Aware of the critical need to halt, prevent and reverse ecosystem degradation, and to effectively restore degraded terrestrial, freshwater and marine ecosystems across the globe, through Resolution 73/284, the United Nations General Assembly declared 2021–2030 as the United Nations Decade on Ecosystem Restoration (hereafter the “UN Decade”). To support the implementation of the UN Decade and help achieve its goals, there is a need for a shared vision of ecosystem restoration, defined as “the process of halting and reversing degradation, resulting in improved ecosystem services and recovered biodiversity. Ecosystem restoration encompasses a wide continuum of practices, depending on local conditions and societal choice” (UNEP, 2021, p. 7).
A key step in creating a shared vision of ecosystem restoration is to adopt principles that underpin the full set of ecosystem restoration activities in support of the UN Decade Strategy. Although principles for specific types of restorative activities – such as ecological restoration and forest and landscape restoration already have been published, there is a need for principles to underpin all of the restorative activities that are part of the continuum of ecosystem restoration defined by the UN Decade, and which are applicable across all sectors, biomes, and regions.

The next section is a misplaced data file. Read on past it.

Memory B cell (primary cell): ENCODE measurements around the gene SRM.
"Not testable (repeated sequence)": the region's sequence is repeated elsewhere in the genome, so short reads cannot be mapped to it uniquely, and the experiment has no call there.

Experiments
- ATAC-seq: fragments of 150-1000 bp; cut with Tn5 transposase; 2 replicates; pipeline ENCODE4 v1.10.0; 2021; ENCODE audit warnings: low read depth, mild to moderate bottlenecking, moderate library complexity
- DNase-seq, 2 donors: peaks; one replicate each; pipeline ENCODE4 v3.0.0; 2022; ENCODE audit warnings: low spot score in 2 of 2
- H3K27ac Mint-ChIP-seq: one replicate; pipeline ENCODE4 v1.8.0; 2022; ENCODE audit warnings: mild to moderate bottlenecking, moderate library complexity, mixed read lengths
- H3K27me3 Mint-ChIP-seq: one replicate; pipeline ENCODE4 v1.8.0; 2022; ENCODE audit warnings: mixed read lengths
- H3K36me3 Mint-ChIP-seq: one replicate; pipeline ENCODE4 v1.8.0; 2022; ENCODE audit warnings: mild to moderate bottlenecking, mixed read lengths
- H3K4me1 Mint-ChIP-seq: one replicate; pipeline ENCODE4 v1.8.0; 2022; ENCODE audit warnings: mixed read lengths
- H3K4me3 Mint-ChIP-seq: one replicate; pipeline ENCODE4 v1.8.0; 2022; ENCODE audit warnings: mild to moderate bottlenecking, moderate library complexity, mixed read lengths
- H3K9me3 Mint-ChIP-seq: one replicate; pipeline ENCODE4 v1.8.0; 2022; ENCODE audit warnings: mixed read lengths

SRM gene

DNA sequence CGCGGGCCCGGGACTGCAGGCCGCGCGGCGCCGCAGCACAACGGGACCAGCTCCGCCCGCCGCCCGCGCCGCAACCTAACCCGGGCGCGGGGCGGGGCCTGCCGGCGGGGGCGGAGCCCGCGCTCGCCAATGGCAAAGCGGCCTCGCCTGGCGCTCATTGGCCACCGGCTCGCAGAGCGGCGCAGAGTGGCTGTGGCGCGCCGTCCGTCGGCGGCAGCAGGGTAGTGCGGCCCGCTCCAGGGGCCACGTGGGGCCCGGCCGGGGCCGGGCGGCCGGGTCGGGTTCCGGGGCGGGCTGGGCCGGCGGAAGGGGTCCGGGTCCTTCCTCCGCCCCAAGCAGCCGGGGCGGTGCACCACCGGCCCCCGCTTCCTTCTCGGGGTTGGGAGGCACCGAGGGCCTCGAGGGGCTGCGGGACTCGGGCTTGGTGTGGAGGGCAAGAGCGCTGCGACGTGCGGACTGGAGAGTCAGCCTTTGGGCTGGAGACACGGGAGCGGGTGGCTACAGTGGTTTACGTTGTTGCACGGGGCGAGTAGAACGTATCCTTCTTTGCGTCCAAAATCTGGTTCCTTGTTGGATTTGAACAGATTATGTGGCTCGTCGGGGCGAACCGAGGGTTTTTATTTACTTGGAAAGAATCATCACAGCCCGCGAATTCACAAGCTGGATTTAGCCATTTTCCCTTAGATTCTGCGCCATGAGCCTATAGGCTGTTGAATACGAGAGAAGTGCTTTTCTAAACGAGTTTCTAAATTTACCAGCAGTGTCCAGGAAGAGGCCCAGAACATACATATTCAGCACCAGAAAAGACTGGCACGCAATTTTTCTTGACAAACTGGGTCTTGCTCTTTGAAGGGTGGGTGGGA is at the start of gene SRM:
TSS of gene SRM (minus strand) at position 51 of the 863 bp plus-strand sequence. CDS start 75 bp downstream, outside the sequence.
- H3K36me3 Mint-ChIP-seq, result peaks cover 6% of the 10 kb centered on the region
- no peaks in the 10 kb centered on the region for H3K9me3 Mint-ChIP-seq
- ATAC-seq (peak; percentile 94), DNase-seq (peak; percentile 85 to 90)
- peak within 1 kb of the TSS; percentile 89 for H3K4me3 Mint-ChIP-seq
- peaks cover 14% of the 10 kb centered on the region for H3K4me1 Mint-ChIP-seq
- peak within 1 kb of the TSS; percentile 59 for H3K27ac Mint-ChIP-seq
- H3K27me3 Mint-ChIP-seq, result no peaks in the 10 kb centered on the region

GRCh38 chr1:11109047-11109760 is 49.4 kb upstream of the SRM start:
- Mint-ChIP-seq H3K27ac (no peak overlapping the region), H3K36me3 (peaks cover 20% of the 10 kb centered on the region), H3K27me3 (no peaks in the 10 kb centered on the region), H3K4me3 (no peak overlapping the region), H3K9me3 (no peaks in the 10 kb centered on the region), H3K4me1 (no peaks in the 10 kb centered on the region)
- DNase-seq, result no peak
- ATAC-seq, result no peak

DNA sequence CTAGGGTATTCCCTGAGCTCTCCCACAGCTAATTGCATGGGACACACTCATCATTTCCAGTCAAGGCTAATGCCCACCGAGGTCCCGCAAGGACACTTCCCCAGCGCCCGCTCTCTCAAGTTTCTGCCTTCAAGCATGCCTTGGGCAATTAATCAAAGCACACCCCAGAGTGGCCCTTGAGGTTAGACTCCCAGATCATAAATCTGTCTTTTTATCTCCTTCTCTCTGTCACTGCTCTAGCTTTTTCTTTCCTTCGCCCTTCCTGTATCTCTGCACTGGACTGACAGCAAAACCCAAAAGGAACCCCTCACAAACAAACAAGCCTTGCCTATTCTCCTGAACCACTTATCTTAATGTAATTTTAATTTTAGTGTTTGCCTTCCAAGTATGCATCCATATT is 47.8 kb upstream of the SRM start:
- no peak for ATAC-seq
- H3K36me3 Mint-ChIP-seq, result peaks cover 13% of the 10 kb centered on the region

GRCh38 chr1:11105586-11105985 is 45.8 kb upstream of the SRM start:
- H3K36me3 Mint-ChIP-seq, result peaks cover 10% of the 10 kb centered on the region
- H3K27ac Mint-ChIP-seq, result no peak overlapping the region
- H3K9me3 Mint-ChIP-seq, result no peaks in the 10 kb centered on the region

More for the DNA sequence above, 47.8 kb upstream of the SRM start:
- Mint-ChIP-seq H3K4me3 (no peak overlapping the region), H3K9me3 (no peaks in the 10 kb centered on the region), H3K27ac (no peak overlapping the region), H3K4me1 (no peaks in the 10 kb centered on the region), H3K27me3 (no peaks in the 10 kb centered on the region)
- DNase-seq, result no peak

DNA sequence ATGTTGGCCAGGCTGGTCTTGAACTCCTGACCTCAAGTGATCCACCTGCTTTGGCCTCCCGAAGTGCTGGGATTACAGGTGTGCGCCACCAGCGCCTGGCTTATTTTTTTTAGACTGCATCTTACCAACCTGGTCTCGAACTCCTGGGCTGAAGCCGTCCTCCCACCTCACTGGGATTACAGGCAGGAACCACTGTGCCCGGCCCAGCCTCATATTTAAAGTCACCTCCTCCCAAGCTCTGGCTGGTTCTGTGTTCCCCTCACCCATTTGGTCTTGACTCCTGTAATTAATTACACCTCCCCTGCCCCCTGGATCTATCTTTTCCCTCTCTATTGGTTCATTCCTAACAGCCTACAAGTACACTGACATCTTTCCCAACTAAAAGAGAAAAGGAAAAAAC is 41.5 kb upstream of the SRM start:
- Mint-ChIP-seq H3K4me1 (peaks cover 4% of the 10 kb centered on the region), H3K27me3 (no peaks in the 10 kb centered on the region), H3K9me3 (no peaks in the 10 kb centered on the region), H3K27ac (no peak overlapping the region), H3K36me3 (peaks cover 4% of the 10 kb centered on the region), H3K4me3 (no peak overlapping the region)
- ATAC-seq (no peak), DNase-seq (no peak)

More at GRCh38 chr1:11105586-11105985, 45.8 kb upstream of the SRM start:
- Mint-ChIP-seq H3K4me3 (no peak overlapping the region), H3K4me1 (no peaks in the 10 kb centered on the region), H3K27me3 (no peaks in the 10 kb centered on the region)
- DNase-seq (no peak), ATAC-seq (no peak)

To support the implementation of the UN Decade on Ecosystem Restoration and help achieve its goals, there is a need for a shared vision of ecosystem restoration. A key step in creating a shared vision of ecosystem restoration is to adopt principles that underpin the full set of ecosystem restoration activities. To this end, this brochure presents ten principles for ecosystem restoration including a first principle that orients restoration in the context of the UN Decade, followed by nine best-practice principles. These best-practice principles detail the essential tenets of ecosystem restoration that should be followed to maximize net gain for native biodiversity, ecosystem health and integrity, and human health and well-being, across all biomes, sectors and regions.